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Dubbed “B31,” the iceberg could pose some significant problems for ships if it continues to melt or break apart in the Southern Ocean.
At 255 square miles (660 sq. km) and 500 meters thick, B31 is one of the biggest icebergs on the planet – and currently six times the size of Manhattan.
Although the process of icebergs breaking off from glaciers is typical – “iceberg calving,” as its known, typically occurs at the Pine Island Glacier every six to 10 years – NASA’s Earth Observatory is attempting to keep a special eye on B31.
Currently, B31 is not in the way of any Antarctic shipping lanes, but Brunt said its current trajectory means that's where the iceberg is headed.
"It's floating off into the sea and will get caught up in the current and flow around the Antarctica continent where there are ships," she said, according to the Guardian.
NASA has been monitoring the Pine Island Glacier since 2011, when it first observed a crack that eventually got larger and resulted in B31 breaking off into the ocean. The massive glacier has been highlighted by scientists over the last 20 years due to the fact that, as NASA put it, “it has been thinning and draining rapidly and may be one of the largest contributors to sea level rise.”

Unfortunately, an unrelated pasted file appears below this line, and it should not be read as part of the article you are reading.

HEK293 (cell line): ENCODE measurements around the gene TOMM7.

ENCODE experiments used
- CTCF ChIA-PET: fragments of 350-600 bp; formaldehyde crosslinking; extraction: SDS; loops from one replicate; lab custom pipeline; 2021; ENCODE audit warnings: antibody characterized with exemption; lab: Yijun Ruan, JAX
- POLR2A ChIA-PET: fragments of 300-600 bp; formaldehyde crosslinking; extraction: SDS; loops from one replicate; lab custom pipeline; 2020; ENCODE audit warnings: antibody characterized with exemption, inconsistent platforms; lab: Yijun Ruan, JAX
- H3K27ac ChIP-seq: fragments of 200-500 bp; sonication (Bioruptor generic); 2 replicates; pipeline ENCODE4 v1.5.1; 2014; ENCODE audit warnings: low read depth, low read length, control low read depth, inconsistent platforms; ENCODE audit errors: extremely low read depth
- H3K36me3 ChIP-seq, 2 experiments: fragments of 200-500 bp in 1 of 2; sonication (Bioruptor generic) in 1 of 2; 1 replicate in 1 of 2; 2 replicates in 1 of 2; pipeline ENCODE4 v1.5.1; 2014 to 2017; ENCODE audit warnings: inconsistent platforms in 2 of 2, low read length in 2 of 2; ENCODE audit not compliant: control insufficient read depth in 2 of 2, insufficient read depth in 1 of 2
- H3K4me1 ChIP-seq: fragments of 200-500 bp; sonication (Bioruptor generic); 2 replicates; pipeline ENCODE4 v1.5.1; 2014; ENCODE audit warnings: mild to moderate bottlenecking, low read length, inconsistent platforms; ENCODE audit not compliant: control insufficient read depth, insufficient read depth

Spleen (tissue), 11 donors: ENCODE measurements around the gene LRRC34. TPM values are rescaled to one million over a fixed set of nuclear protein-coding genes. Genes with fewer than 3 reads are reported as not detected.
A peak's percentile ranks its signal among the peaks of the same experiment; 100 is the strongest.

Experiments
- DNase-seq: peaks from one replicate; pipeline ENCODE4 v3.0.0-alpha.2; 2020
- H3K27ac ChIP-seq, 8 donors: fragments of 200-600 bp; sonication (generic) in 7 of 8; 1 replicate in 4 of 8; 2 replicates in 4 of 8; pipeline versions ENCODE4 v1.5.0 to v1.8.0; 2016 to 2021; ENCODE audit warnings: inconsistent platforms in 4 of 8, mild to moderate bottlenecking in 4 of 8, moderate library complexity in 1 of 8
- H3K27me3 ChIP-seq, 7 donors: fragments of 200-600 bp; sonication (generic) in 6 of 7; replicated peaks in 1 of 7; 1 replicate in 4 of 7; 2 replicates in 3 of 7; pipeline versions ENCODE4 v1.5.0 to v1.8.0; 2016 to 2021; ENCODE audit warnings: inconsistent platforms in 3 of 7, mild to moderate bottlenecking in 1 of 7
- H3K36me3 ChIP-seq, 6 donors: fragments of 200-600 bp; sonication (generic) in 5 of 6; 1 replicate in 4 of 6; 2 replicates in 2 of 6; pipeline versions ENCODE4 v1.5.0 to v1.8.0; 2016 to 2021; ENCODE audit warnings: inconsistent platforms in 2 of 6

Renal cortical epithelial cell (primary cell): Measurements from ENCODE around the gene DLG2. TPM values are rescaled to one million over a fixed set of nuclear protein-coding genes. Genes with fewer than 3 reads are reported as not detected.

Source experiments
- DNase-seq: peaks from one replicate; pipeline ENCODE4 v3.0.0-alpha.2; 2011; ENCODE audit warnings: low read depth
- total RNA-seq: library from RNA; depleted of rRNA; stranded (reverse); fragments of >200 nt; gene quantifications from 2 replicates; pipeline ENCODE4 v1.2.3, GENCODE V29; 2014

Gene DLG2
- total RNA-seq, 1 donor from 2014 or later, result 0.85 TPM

originally posted by: crazyewok
Again why is this NASA problem?
Seeing as they are having to hitch rides on Russian ships shouldn't they be focusing on space not Icebergs?
I believe that warming is what caused it to break away from the glacier so not sure what kind of point you're trying to make here.
originally posted by: ScientiaFortisDefendit
Hoax. Obviously this is not possible with the runaway global warming Al Gore warned us about 10 years ago.
Because it's moving slower than a snail in mud? I mean how could a modern ship, equipped with radar and the ability to obtain satellite imagery, hit something like this?
originally posted by: Soloprotocol
My guess is that any ships in the area will probably avoid colliding with it....we'll for various reasons, but one sticks out in particular.